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Coalition Heritage – It all Started at a BBQ!

Coalition Heritage – It Started at a BBQ!

 The BBQ

Why does the Coalition focus on privately-owned rangelands?

What is the Coalition’s geographical focus? Why was it defined in this way?

What and Who is a Coalition Signatory?

 What do California Cattlemen’s Association, Defenders of Wildlife, California Farm Bureau Federation, Natural Resources Conservation Service, and Sierra Foothills Audubon all have in common? Privately owned ranches and rancher stewardship!

Steve Thompson, then US Fish and Wildlife Service (FWS) Southwest Region Director and Assistant Region Director, Paul Henson were criticized by diverse conservation organizations for not doing enough to protect the most threatened habitat in California. He challenged them to provide him a general description of the land area they had the most concern about.  When they did, he pointed out that their area of concern is primarily privately owned ranches.  To promote their conservation goals they would have to communicate with the ranchers.

Several important events had recently occurred that involved ranching with the Endangered Species Act (ESA).  Tim Koopmann, an Alameda County developer, California Rangeland Trust (which is led by ranchers) and California Department of Fish and Game had recently negotiated a mitigation easement at Koopmann Ranch for California Tiger Salamander (CTS) that recognized the normal ranching activities required to sustain the habitat and salamander. FWS was proposing to list the CTS as endangered and was negotiating with the California Cattlemen’s Association (Noelle Cremers, staff lead) to develop the first 4d exemption* to the ESA. FWS acknowledged the importance of grazing and ranching to conserving their habitat, and the 4d exempts a list of agreed ‘routine ranching activities’ from the take provision of ESA. When FWS listed the CTS Steve Thompson, aware of the Koopmann easement asked Tim to host a gathering of diverse organizations and media to announce the listing and to demonstrate how essential ranching is to the CTS and its habitat.

As a result of this collaboration Steve asked Tim to subsequently host a gathering of ranching and conservation organizations and agencies to expand the conversation about ranching and wildlife habitat. The organizations listed below came together in August, 2005 for a BBQ. They explored what they had in common and how they might communicate and work together to keep ranchers ranching and the conservation values intact and perhaps enhanced in the region. The Koopmann Ranch story* about the CTS easement, estate tax burden, pond restoration permitting hurdles, and development threats set the stage for meaningful discussion. Several conservation groups explained how they had come to realize the role of ranching and grazing for habitat.  Ed Pandolfino noted that Sierra Foothills Audubon’s own studies showed that grazing was essential to grassland bird habitat, contrary to its presumptions. All agreed the major threats to ranching at that time were regulatory burdens and loss of ranches to development. They agreed on a geographical focus area and a general strategy that acknowledges that ranching viability and stewardship are critical to sustain ranching and those rangelands. Within a few months the Rangeland Resolution was approved and the first Summit was being planned.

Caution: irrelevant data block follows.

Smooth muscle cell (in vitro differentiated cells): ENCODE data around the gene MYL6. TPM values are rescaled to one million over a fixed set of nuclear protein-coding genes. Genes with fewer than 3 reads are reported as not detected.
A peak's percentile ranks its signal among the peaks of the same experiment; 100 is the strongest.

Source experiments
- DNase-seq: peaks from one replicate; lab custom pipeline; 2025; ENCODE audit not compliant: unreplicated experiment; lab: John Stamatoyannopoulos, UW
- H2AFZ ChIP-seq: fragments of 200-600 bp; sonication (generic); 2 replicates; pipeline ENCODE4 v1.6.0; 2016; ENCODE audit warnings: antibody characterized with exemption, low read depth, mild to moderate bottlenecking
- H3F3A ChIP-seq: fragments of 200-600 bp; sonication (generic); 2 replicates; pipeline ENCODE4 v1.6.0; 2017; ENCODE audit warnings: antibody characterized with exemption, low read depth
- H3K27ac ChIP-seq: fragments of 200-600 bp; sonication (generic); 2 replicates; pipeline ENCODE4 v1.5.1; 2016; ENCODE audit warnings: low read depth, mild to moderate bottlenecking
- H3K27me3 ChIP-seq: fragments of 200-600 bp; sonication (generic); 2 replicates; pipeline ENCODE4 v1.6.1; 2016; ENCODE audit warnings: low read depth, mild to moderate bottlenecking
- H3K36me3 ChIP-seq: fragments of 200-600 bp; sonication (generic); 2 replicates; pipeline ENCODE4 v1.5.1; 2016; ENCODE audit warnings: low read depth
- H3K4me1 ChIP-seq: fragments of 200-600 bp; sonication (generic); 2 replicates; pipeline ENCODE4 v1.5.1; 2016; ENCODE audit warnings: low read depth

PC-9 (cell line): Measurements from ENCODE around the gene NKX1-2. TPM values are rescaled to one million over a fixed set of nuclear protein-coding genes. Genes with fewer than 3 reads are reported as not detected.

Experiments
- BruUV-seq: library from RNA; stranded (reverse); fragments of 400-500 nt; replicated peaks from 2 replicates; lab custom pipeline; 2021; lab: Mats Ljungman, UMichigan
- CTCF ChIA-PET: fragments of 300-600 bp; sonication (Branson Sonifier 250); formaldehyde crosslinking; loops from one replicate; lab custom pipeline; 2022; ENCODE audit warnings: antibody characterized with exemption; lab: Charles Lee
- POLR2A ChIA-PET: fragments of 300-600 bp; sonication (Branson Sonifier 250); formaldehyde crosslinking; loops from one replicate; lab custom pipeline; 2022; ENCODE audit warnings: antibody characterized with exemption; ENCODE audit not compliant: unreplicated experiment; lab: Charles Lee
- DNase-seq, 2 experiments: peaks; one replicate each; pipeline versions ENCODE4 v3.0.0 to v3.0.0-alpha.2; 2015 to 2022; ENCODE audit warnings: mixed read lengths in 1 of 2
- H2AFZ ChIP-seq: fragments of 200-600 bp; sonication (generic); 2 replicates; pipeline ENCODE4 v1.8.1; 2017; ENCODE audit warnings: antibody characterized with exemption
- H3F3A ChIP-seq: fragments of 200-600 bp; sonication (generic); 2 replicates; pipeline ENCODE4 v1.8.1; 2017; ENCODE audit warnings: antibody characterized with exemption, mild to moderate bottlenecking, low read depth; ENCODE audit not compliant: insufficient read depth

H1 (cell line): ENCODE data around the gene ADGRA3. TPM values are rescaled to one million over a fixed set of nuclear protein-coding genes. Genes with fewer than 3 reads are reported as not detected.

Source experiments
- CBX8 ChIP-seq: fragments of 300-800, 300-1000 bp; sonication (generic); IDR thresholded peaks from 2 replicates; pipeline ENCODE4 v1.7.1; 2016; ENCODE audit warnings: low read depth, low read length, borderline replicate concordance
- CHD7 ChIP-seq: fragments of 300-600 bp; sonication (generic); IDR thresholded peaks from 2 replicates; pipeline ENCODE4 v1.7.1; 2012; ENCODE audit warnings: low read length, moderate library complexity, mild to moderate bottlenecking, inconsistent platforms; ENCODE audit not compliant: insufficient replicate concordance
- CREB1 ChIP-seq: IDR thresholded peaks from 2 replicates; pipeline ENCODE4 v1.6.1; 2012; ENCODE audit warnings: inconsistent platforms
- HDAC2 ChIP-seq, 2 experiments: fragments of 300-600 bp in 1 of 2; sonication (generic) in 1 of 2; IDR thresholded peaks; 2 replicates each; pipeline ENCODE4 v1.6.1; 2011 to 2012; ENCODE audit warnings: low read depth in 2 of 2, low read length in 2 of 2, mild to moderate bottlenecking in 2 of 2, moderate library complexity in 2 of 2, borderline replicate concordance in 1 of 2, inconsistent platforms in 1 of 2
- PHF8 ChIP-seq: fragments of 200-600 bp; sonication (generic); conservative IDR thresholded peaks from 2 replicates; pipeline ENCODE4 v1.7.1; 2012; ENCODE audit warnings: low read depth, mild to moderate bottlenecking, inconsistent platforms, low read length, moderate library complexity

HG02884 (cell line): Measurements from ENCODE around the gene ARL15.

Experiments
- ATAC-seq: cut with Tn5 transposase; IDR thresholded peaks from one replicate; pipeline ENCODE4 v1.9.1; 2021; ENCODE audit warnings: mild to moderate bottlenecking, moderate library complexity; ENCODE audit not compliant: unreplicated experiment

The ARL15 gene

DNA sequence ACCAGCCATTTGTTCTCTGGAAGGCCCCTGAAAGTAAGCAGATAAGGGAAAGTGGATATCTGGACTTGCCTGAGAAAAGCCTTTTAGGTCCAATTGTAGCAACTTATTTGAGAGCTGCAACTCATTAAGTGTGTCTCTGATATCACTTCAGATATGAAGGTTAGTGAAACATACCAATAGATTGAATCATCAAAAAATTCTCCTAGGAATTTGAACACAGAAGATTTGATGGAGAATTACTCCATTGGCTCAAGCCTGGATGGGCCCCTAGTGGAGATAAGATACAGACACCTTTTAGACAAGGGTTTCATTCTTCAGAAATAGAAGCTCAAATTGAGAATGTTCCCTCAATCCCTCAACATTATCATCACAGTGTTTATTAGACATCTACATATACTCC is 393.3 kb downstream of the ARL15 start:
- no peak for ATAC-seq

Founding entities: Alameda County Resource Conservation District, Butte Environmental Council, California Cattlemen’s Association; California Association of Resource Conservation Districts, California Farm Bureau Federation, California Oaks Federation, California Rangeland Trust, Defenders of Wildlife, Environmental Defense Fund, Institute for Ecological Health, National Fish and Wildlife Foundation, Natural Resources Conservation Service, Sierra Foothills Audubon, The Nature Conservancy,  US Fish and Wildlife Service, and Wildlife Conservation Board. These individuals and entities continue to participate in the Coalition with leadership and resources, for which the Coalition is grateful.   Read about our Roots.

* The 4d rule exempts routine ranching practices from the prohibitions of the ESA, including taking, harming and harassing listed species. The U.S. Fish and Wildlife Service has recognized that ranching activities including grazing and maintenance of stock ponds benefit the California Red-Legged Frog and the California Tiger Salamander.